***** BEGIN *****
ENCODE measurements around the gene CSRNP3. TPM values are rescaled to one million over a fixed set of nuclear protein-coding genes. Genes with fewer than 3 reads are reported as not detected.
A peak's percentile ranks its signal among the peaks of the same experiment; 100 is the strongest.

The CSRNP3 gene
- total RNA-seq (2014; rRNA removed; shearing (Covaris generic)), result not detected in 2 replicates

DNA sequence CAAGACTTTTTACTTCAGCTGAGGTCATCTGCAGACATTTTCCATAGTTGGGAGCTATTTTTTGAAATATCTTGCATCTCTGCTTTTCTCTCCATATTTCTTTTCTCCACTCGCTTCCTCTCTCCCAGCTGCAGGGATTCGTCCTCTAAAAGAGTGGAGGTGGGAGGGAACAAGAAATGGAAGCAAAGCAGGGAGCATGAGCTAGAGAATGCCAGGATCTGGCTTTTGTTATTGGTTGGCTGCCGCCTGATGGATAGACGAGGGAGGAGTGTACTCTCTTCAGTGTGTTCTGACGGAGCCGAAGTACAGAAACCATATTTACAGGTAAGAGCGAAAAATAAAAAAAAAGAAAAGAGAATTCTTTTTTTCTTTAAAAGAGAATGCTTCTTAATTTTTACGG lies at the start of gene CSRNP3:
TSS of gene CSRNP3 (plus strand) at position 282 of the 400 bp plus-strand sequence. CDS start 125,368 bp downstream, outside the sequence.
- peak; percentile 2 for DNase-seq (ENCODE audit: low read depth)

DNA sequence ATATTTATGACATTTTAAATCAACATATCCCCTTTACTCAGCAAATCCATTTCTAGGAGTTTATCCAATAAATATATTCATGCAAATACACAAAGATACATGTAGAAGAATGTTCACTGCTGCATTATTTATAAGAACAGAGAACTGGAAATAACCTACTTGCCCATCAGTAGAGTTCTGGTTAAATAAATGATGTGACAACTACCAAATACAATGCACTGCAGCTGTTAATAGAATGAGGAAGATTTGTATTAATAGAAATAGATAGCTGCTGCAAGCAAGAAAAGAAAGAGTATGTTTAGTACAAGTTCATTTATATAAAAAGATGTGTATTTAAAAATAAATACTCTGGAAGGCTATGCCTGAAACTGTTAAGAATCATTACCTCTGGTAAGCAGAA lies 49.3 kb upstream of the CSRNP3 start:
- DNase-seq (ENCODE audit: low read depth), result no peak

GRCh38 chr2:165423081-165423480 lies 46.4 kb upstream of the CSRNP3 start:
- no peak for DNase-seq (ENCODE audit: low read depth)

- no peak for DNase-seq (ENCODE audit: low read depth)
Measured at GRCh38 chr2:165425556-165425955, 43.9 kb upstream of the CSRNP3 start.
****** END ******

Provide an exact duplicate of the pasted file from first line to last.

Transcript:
ENCODE measurements around the gene CSRNP3. TPM values are rescaled to one million over a fixed set of nuclear protein-coding genes. Genes with fewer than 3 reads are reported as not detected.
A peak's percentile ranks its signal among the peaks of the same experiment; 100 is the strongest.

The CSRNP3 gene
- total RNA-seq (2014; rRNA removed; shearing (Covaris generic)), result not detected in 2 replicates

DNA sequence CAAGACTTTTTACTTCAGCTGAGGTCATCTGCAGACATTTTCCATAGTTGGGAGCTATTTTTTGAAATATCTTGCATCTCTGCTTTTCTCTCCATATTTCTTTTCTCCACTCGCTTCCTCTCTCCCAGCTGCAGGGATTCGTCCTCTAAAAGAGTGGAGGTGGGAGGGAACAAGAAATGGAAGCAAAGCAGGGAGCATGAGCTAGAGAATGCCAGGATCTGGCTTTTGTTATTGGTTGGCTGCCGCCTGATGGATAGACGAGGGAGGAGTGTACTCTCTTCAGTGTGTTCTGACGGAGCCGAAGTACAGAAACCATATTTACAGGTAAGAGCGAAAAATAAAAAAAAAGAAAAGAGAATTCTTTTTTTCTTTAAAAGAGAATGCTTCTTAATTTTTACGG lies at the start of gene CSRNP3:
TSS of gene CSRNP3 (plus strand) at position 282 of the 400 bp plus-strand sequence. CDS start 125,368 bp downstream, outside the sequence.
- peak; percentile 2 for DNase-seq (ENCODE audit: low read depth)

DNA sequence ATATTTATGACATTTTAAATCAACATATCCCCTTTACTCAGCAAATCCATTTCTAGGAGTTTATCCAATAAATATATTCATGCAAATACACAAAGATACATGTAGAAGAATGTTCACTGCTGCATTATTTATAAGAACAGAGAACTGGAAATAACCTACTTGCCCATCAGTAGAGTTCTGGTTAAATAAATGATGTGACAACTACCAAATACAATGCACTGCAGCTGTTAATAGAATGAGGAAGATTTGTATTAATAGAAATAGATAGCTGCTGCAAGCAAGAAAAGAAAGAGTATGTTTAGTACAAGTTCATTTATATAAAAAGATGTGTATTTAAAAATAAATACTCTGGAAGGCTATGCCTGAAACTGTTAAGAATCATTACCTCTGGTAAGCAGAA lies 49.3 kb upstream of the CSRNP3 start:
- DNase-seq (ENCODE audit: low read depth), result no peak

GRCh38 chr2:165423081-165423480 lies 46.4 kb upstream of the CSRNP3 start:
- no peak for DNase-seq (ENCODE audit: low read depth)

- no peak for DNase-seq (ENCODE audit: low read depth)
Measured at GRCh38 chr2:165425556-165425955, 43.9 kb upstream of the CSRNP3 start.